Aegeus Society For Aegean Prehistory


Sunday 20 November 2011

Die letzte Elite der mykenischen Welt. Achaia in mykenischer Zeit und das Phänomen der Kriegerbestattungen im 12. – 11. Jahrhundert v. Chr.

Theodoros G. Giannopoulos Ruprecht-Karls University of Heidelberg 2007

Die letzte Elite der mykenischen Welt. Achaia in mykenischer Zeit und das Phänomen der Kriegerbestattungen im 12. – 11. Jahrhundert v. Chr.

Description: 1 vol., 288 p., 33 colour and b/w figures in the text, 3 plates, 79 colour and b/w plates, 29,7x21 cm.

Country: Germany

Supervisor: Joseph Maran

Other supervisors: Diamantis Panagiotopoulos

The Last Elite of the Mycenaean World. Achaea in the Mycenaean Age and the Phenomenon of Warrior Buri­als in the 12th-11th Century B.C.


The aim of the present study is to examine the historical development of Achaea in the Mycenaean period, i.e. the landscape of the north-western Peloponnese that preserved in its place-name up to the present day the des­ignation of a much larger and much more important part of Late Bronze Age Greece. The book is divided into three parts.

Τhe first part has been devoted to the de­tailed and sys­tematic overview of the natural environ­ment, the ancient sources, and the Mycenaean research history of Achaea. This is followed by a com­prehen­sive list of the hitherto exam­ined Mycenaean sites, as well as by a critical examination of the present state of re­search. The underlying goal is to provide the in­creasing number of scholars inter­ested in Achaea’ s prehistoric and particularly Mycenaean ar­chae­ology with a reliable starting point and a solid framework for further research.

In the second part of this study the archaeological material from 18 Mycenaean chamber tombs is published. The material presented has been uncovered in four sites of central and western Achaea (Spaliareika Lousikon, Krini-Agios Konstantinos, Leontion-Vragianika and Monoden­dri). It consists of 71 completely preserved or restored ceramic vessels, 687 sherds, 27 metal objects and at least 350 small finds (cylinder seals, beads, stone tools and conuli). The most important part of this material consists of three warrior burials of LH IIIC date, two from chamber tomb 2 of Spa­liareika and the other from the warrior tomb of Krini-Agios Konstantinos. Their publication is the starting point for the detailed exami­nation of the phenomenon of LH IIIC warrior burials in Achaea, discussed in the third part of the book.

For the pe­riod under consideration the grave findings discussed in the third part of the study represent the greatest concentration of warrior burials in the Aegean. Despite a lot of uncertainties associated with several of these warrior tombs due to the finding conditions, the insufficient documentation, or the state of publication, it is still possible to examine the main features of this ruling class which can be con­sidered as the last elite of the Mycenaean world. The examination includes the thorough discus­sion of all relevant finds with particular emphasis on the two warrior burials found in chamber tomb 2 of Spaliareika. Both these burials and the overall context of the tomb in which they were found offer valuable insights into the chronology as well as the social evolution and significance of LH IIIC Achaean warrior burials. In the course of the summarizing consideration of the phe­nomenon, the ar­chaeological evidence is evaluated from an interdisciplinary viewpoint also encom­passing some in­quiries related to the field of ancient history. As a result thereof, a coherent historical narrative of Achaea’ s development in the Late Bronze Age and especially in its lattermost phase (LH IIIC) is pro­vided. The general synthesis ends with the formulation of a new hypothesis concern­ing the associa­tion of the place-name “Achaea” with the north-western landscape of the Peloponnese.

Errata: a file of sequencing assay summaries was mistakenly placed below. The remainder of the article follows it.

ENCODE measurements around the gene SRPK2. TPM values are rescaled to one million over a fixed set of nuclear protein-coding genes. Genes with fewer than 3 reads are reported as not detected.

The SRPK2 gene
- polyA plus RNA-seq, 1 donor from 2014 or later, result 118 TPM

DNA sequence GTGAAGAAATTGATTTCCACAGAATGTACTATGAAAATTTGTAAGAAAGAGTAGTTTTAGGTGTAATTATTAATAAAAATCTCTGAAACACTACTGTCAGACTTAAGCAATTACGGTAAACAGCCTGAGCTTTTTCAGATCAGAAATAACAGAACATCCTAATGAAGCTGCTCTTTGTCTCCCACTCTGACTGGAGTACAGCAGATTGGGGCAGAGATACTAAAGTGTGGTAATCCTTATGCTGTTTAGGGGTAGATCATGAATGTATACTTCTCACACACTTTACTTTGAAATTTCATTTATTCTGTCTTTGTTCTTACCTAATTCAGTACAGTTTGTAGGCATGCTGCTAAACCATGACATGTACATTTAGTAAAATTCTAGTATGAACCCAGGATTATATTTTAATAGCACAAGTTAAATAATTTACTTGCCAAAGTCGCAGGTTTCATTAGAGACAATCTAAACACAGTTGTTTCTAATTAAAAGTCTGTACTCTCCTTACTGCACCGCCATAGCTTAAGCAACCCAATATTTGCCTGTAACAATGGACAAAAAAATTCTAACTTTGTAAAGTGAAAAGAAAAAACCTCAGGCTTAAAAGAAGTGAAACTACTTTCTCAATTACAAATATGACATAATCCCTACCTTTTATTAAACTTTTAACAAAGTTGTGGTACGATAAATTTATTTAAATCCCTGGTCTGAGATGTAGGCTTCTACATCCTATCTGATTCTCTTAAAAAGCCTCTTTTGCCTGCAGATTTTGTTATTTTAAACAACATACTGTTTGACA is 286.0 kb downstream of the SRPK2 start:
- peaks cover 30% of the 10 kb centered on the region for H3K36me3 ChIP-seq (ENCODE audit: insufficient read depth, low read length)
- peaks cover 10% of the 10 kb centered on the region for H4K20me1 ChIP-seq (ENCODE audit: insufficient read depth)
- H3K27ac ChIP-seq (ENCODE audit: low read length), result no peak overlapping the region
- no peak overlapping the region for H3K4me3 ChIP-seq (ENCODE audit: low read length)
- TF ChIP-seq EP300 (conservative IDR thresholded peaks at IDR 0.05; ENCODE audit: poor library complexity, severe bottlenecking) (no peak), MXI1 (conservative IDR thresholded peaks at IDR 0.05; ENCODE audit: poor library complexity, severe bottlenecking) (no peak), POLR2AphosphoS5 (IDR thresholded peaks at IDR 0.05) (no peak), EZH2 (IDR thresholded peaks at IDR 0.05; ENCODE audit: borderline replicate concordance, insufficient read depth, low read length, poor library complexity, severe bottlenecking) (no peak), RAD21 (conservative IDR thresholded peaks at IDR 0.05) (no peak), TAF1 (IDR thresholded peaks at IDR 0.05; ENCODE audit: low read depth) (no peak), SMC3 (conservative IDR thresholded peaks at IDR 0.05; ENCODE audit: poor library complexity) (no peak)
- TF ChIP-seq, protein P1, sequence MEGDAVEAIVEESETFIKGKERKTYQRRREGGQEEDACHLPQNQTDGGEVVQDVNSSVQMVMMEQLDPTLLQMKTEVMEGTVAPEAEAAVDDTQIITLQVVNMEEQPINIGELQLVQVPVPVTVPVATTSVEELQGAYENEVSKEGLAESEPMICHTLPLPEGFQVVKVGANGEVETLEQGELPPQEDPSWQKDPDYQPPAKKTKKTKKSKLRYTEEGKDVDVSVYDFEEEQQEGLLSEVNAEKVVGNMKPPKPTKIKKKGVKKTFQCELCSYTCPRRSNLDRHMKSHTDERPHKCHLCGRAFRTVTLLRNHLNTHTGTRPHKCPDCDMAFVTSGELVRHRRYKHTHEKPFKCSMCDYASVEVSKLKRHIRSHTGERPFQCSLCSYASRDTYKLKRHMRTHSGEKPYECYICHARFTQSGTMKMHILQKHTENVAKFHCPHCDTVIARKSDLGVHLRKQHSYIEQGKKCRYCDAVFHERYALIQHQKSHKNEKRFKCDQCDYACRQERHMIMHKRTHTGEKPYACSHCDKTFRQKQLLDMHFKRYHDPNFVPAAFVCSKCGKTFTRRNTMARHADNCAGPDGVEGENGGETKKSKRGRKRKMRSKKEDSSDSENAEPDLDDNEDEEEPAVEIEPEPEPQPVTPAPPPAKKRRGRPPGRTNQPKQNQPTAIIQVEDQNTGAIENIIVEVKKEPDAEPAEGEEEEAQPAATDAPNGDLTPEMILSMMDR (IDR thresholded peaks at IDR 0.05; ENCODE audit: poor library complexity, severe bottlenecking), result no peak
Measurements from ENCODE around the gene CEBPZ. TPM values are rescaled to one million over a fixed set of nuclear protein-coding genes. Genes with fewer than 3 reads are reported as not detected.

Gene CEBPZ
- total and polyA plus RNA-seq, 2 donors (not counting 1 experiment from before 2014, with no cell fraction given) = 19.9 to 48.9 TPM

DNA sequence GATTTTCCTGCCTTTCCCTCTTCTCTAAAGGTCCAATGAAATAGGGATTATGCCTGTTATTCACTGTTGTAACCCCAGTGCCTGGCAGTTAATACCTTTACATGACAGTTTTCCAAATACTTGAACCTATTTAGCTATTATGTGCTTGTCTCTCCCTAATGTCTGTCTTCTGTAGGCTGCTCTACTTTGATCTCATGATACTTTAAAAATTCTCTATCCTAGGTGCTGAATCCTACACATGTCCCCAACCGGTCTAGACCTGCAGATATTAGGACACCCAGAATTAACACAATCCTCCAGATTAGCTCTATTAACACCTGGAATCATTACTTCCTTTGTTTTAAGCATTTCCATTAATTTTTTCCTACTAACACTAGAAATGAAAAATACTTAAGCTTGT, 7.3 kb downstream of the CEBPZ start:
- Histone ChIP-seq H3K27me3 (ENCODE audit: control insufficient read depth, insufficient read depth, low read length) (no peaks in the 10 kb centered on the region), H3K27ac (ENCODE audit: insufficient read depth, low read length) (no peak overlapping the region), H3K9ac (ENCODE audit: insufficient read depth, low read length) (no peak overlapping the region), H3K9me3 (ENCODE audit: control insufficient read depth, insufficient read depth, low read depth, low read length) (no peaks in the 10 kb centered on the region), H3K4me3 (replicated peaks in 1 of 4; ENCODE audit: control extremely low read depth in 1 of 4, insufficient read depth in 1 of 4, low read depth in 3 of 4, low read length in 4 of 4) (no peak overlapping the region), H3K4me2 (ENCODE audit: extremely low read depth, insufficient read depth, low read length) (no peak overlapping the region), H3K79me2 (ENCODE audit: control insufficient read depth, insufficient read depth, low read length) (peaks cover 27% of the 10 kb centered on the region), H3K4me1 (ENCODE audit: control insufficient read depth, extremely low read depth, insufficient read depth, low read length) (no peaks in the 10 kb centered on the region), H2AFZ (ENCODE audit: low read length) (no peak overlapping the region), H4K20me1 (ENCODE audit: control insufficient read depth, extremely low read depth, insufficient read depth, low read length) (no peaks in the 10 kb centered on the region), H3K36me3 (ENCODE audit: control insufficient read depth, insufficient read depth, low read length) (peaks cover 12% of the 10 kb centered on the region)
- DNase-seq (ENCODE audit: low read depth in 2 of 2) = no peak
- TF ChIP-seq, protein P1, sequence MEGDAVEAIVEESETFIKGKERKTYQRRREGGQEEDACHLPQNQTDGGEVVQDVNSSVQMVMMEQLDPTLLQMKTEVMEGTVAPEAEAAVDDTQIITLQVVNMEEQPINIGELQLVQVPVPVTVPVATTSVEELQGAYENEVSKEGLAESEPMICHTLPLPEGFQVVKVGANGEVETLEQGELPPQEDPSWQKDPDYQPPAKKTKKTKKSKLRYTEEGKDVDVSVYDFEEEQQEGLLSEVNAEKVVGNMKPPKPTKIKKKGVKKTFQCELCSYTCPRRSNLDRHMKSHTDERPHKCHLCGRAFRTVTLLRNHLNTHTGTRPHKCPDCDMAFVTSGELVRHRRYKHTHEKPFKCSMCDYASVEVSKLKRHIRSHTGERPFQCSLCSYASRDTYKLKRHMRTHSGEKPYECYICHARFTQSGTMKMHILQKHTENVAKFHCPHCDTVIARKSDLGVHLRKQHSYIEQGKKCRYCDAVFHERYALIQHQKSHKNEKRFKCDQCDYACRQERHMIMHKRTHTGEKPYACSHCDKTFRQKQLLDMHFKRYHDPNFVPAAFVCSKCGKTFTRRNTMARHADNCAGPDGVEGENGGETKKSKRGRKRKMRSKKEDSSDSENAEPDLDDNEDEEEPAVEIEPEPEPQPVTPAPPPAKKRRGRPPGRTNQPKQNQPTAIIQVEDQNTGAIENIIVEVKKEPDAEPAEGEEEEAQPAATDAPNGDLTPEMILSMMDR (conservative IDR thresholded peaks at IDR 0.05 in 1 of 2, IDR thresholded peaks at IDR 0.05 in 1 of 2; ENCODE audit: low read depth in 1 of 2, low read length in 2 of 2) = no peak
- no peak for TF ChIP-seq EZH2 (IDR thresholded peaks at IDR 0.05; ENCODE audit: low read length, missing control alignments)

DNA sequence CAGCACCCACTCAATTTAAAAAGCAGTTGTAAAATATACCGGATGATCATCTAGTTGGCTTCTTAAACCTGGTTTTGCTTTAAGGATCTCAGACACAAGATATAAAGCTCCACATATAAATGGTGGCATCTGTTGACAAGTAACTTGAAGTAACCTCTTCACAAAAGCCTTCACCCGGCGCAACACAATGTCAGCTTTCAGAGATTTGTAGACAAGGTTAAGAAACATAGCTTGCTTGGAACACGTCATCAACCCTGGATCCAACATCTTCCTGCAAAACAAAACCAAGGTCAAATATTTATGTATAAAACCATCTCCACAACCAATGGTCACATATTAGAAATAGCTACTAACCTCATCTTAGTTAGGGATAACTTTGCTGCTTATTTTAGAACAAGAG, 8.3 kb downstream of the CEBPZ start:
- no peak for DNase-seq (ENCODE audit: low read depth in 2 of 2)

Introduction [1]

PART I [3]

I. 1. Topography and geographical features of Achaea [3]

I. 2. Ancient sources – Mythological traditions [11]

I. 3. Research history of Mycenaean Achaea [17]

I. 3. 1. Modern population development and archaeological state of research: A critical assessment of their interrelation [18]

I. 4. List of Mycenaean sites in Achaea [23]

I. 4. 1. Western Achaea [23]
I. 4. 2. Central mountainous region [67]
I. 4. 3. Eastern Achaea (Aigialeia) [74]

I. 5. Statistics of sites – Historical evaluation [95]

PART II [99]

II. 1. The tombs – Architecture, contexts and finds [99]

II. 1. 1. Spaliareika Lousikon (Σπαλιαρέϊκα Λουσικών) [99]
II. 1. 2. Krini-Agios Konstantinos (Κρήνη-Άγιος Κωνσταντίνος) [125]
II. 1. 3. Leontion-Vragianika (Λεόντιον-Βραγιάνικα) [128]
II. 1. 4. Monodendri (Μονοδένδρι) [134]


II. 2. The finds [140]

II. 2. 1. Pottery [140]
II. 2. 2. Metal finds [167]
II. 2. 3. Small finds [190]

PART III [201]

III. 1. The LH IIIC warrior burials of Achaea [202]

III. 2. The Tomb 2 of Spaliareika Lousikon [221]

III. 3. Summarizing consideration of Achaea’ s LH IIIC warrior burials [238]

Summary [253]

Bibliography and lists [261]


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